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Astronomers Detect Signal from Unknown Source in Perseus Galaxy

Astrophysicists have spotted a mysterious signal in X-ray data from a study of galaxy clusters, and they consider the X-rays might have been created by the decay of sterile neutrinos, a kind of particle suggested as a nominee for dark matter.  Dark matter creates 85 percent of the matter in the cosmos, however it doesn’t release or grip light like protons and neutrons, the “normal” matter that create the planets and stars. That’s why researchers use indirect approaches to examine unseen dark matter signs; its gravitational effect on the arrangements and form of objects like galaxies can be spotted.  The mysterious X-ray signal was discovered in a fresh study of the Perseus galaxy cluster by means of NASA's Chandra X-ray Observatory and 73 clusters by ESA's XMM-Newton. Perseus is one of the maximum massive objects in the cosmos, comprising thousands of galaxies in a mist of superheated hydrogen gas. At above 10 million degrees Celsius, that gas is warm enough to release X-rays. The photo of Perseus below chains 17 days’ worth of data taken over a period 10 years.
Image Credit: NASA/CXC/SAO/E.Bulbul, et al.
The new outcomes contain an anonymous X-ray emission stripe: a spike in intensity at a very precise wavelength of X-ray light. In this situation, it was focused on nearly 3.56 kiloelectron volts (keV). The emission line might be a signature from the decay of these theoretical sterile neutrinos, which are expected to interrelate with normal matter only through gravity. Here’s a different sight of Perseus, merging data from Chandra in the internal areas of the cluster and XMM data in the external areas.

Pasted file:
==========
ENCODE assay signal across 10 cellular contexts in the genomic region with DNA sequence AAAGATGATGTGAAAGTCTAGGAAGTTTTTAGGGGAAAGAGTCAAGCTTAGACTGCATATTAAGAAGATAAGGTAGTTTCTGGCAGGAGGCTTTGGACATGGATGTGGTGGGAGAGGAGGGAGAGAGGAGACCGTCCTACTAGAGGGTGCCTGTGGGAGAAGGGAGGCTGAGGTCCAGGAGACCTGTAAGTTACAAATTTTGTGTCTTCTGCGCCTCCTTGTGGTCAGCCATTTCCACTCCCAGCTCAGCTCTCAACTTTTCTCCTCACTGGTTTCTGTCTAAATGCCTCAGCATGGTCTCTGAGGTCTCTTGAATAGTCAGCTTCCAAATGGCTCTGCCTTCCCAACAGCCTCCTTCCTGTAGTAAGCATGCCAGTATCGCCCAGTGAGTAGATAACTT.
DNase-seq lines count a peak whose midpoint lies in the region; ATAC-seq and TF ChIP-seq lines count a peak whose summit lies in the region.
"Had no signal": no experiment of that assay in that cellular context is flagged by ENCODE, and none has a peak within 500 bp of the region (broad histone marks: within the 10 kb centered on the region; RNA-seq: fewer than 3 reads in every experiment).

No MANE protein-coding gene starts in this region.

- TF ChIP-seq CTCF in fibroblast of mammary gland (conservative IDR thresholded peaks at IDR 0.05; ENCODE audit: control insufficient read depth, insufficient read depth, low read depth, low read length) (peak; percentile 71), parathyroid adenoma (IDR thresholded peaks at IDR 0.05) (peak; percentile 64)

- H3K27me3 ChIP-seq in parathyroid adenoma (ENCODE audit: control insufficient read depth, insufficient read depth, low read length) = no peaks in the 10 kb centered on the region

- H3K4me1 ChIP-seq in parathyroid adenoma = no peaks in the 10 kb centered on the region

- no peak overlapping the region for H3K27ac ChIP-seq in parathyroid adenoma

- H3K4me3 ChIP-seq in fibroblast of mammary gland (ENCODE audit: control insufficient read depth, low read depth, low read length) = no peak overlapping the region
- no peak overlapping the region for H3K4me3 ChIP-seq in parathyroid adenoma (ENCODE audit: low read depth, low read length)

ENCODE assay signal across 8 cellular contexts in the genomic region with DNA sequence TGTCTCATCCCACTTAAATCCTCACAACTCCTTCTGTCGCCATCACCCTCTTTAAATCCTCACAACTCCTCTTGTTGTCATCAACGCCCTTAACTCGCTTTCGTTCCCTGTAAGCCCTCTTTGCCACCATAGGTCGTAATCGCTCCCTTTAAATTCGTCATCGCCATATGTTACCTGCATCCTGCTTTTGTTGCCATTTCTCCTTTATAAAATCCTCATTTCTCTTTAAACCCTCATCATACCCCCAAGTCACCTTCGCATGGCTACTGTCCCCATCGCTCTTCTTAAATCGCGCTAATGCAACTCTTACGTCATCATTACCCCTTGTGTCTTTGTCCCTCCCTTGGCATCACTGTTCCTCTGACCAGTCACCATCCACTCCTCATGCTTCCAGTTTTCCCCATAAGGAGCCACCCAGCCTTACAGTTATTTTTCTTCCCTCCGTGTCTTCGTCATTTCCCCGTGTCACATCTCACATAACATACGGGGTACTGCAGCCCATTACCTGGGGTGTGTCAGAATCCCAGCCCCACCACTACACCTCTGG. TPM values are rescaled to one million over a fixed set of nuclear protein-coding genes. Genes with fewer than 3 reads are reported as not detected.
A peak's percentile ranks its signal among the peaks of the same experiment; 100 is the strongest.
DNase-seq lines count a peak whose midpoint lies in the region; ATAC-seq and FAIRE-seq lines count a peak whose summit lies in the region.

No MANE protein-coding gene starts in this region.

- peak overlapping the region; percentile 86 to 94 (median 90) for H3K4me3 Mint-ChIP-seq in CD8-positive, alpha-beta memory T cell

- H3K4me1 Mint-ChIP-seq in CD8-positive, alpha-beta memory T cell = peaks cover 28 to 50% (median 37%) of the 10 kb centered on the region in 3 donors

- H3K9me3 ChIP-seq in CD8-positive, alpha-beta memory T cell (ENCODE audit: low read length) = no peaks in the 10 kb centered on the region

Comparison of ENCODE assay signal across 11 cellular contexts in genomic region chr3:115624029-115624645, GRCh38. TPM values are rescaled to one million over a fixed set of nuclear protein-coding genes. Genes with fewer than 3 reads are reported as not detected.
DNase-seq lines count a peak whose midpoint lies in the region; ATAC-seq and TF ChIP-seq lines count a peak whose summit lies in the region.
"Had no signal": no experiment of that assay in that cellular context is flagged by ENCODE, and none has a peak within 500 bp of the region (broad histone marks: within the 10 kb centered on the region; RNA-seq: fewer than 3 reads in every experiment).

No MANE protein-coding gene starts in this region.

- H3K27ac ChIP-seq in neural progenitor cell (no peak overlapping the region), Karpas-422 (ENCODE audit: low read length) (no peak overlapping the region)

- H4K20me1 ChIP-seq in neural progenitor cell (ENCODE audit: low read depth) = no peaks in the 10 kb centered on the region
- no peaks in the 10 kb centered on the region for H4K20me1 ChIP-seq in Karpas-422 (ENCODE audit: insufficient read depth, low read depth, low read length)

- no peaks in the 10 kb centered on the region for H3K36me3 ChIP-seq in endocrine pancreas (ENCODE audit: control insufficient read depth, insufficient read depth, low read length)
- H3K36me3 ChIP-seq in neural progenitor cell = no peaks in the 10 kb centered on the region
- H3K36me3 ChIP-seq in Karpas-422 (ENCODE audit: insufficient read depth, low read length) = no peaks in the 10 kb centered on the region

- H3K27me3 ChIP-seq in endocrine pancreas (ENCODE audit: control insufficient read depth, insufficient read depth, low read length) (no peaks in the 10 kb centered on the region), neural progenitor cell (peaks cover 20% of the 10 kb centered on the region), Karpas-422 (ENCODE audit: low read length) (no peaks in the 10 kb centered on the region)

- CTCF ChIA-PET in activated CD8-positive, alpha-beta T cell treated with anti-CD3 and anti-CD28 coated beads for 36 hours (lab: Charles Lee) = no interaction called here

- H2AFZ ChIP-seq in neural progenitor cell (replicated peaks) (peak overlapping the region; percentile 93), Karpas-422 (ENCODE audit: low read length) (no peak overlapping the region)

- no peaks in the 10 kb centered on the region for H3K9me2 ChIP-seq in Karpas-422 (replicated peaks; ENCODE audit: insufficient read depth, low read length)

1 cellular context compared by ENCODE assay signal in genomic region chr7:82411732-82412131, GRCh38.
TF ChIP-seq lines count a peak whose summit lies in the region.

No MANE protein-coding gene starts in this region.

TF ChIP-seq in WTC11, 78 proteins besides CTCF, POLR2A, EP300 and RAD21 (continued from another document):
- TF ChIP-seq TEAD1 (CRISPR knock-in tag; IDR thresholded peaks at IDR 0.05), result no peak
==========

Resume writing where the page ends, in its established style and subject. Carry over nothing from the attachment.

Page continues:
Image Credit: NASA/CXC/SAO/E.Bulbul, et al.

Esra Bulbul of the Harvard-Smithsonian Center for Astrophysics states in an ESA news announcement "If this strange signal had been caused by a known element present in the gas, it should have left other signals in the X-ray light at other well-known wavelengths, but none of these were recorded," She augments in a NASA announcement: “We know that the dark matter explanation is a long shot, but the pay-off would be huge if we're right.” However doubts flourish: The finding of the emission line pushed the sensitivity capabilities of both telescopes, and it’s conceivable that normal matter in the cluster might have formed the emission line. 

Bulbul’s group displayed a preprint on arXiv, the openly available database. A week after it appeared on the online on arXiv, a group directed by Alexey Boyarsky of Leiden University in the Netherlands engaged a paper there reporting proof for an emission line at the equal energy in XMM-Newton observations of the galaxy M31 and the borders of the Perseus cluster, supporting the proof that the emission line is actual. 

Their next stage is to syndicate data from Chandra with JAXA’s Suzaku to tell if they can discover the same X-ray signal.

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